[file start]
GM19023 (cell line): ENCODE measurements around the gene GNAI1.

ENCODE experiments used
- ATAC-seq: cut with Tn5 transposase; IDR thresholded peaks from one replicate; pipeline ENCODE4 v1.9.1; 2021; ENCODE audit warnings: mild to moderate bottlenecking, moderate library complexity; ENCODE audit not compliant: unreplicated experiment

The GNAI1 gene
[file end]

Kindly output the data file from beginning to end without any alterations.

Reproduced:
GM19023 (cell line): ENCODE measurements around the gene GNAI1.

ENCODE experiments used
- ATAC-seq: cut with Tn5 transposase; IDR thresholded peaks from one replicate; pipeline ENCODE4 v1.9.1; 2021; ENCODE audit warnings: mild to moderate bottlenecking, moderate library complexity; ENCODE audit not compliant: unreplicated experiment

The GNAI1 gene